Beyond that, though, I find that many leaders find themselves slicing and dicing roles too finely and creating a lot of unnecessary work for themselves. In fact, doing so often works against the team and inhibits their ability to be effective. The team becomes just a container for a collection of individual contributors, basically working alone and rarely interacting. The very essence of EA is that everything, in some way or another, depends on everything else. The more you separate coverage areas, the more difficult it is to stitch it all together.

Basically, I am saying to not sweat the organizational issues any more than you must to get a few strong players onto your core team. Don’t be too concerned about segmenting responsibilities discretely among domains. Let individual assignments adapt to the content needs of the enterprise and allow your core group to float among them, learning, growing, and sharing perspectives. Encourage everyone to work together as a team and dynamically rotate individual leadership and deliverable assignments. The team will be better off and the members will be as well, plus less time will be spent deciding who does (and doesn’t) do what and more time will be spent on results.

Federated EA in Larger vs. Smaller Enterprises

July 12, 2011

George and I are often asked “How is EA different between smaller and larger organizations?”

There are a number of differences (amount of available resources, degree of complexity, flatness of the organization structure, number of elements in the application portfolio, etc.) that affect the approach, effectiveness, readiness and deliverables of EA.  But one that I think is one of the more complex to deal with and has the biggest impact on the effectiveness of, is the level of federation vs. centralization of EA.

In a smaller organization, there is much more of a tendency to standardize as much as possible due to the lack of resources for specialized technologies and skills and the propensity to outsource as much as possible, especially now with the progress of the cloud.  In larger organizations, there is usually a lot more inertia behind standardizing the infrastructure beyond the desktop, outsourced or not, while a lot of pressure from business users to have uniqueness at the desktop and within the application and data portfolios.  While this pressure exists from individual users or departments, there seems to be a lot more understanding within the business leadership that complexity and costs are getting out of control without more standardization of systems and data.  So the question becomes “What do we standardize and what do we federate?”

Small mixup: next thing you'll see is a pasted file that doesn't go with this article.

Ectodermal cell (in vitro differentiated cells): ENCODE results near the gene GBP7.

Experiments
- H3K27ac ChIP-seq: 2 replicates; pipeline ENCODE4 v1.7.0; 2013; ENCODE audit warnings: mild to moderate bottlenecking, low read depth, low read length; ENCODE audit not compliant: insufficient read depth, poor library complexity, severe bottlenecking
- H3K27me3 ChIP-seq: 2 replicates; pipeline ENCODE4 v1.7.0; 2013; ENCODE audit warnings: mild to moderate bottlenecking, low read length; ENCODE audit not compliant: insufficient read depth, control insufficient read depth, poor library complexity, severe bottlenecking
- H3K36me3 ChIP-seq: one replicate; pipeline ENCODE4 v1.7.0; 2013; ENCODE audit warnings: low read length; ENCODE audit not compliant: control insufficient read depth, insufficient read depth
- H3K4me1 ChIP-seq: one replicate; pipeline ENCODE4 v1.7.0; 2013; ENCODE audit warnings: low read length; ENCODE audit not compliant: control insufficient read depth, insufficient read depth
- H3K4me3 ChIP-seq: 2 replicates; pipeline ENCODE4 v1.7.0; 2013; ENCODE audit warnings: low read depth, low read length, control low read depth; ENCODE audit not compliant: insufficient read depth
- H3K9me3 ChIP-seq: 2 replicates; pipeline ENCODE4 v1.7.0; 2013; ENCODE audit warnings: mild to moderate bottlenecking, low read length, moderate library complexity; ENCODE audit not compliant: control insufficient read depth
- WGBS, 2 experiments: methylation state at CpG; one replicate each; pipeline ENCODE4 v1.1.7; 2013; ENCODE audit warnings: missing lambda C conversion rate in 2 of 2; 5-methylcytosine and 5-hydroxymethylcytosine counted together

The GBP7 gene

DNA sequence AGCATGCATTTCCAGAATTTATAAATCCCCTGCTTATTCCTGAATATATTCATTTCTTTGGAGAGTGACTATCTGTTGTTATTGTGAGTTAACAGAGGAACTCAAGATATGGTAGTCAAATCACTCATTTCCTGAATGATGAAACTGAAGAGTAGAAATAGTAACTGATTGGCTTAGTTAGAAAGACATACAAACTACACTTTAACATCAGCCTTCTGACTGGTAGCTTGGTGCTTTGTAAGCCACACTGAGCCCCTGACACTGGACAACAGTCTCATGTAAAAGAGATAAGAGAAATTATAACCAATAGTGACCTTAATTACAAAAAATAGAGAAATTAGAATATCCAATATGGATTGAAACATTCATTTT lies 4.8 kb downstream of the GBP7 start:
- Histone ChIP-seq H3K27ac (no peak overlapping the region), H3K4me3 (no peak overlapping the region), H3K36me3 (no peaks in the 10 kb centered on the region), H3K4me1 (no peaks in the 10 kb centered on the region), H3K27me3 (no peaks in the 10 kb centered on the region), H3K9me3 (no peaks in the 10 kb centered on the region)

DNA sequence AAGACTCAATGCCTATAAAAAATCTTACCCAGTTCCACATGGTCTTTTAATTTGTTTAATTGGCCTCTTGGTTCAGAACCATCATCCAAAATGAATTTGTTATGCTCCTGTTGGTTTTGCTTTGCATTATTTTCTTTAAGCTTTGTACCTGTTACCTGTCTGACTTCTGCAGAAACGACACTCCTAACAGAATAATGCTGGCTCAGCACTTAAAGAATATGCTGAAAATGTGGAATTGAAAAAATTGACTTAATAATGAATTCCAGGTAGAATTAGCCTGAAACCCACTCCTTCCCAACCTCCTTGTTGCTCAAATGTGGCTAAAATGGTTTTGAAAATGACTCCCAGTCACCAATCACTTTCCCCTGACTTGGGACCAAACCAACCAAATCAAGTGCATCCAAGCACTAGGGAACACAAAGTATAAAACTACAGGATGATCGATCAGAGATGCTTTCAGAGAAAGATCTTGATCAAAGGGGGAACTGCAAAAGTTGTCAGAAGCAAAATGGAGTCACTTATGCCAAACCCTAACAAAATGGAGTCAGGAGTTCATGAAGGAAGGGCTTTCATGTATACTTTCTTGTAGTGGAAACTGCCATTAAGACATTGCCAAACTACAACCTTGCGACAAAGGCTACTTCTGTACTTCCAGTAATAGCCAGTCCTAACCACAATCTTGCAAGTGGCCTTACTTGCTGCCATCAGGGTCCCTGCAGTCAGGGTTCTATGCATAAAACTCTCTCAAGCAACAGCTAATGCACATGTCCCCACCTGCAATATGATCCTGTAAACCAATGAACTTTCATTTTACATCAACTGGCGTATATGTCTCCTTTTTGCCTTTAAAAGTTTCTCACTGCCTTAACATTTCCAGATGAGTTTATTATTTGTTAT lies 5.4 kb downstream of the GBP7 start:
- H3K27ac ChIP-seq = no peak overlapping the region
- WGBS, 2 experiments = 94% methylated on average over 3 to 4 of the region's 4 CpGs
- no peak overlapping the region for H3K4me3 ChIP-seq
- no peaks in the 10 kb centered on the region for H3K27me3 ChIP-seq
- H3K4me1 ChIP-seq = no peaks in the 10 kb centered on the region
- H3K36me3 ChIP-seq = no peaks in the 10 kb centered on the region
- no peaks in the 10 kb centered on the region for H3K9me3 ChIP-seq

Three keys to being successful with federation decisions:

  1. Understand your business’ operating model.  As discussed in a previous entry, the operating model concept from “Enterprise Architecture as Strategy” is a guide to the level of business process standardization (application standardization) and business process integration (data standardization) that the business requires.
  2. Develop a capability map or taxonomy for your systems to identify the overlaps that exist within your application portfolio.  These capabilities tend to be a mix of functional (business) and technology capabilities that are delivered by automated solutions.  Using a simple matrix to relate your applications to the capabilities delivered by that application tends to be very revealing of the potential candidates for reducing redundancy.  However, capabilities are defined at a higher level than individual systems user requirements, to there is still going to be some compromising that is necessary when eliminating/replacing duplicate applications.
  3. Don’t go overboard.  Not everything that could be standardized needs to be standardized.  Identify the areas that will have the biggest impact, whether that be cost savings or increased functionality or good will, and prioritize standardization efforts accordingly.

As you develop a better idea of what areas to standardize, you can begin institutionalizing your foundational architecture within the infrastructure, operations and development groups.  This will result in professionals in these areas spending a majority of their time on areas that are unique, and quite likely contribute to the competitive advantage of your business.

Mobility and Social Networking: Do You Have a Need for a Strategy?

February 8, 2011

Two of the biggest trends that many companies are addressing right now are mobility and Social Networking.  Maybe second only to cloud computing in hype right now, these two areas  represent significant opportunities for many companies.  However, one thing that I have noticed is that sometimes the trends with a lot of hype get a lot of attention when it maybe isn’t necessary in a particular instance.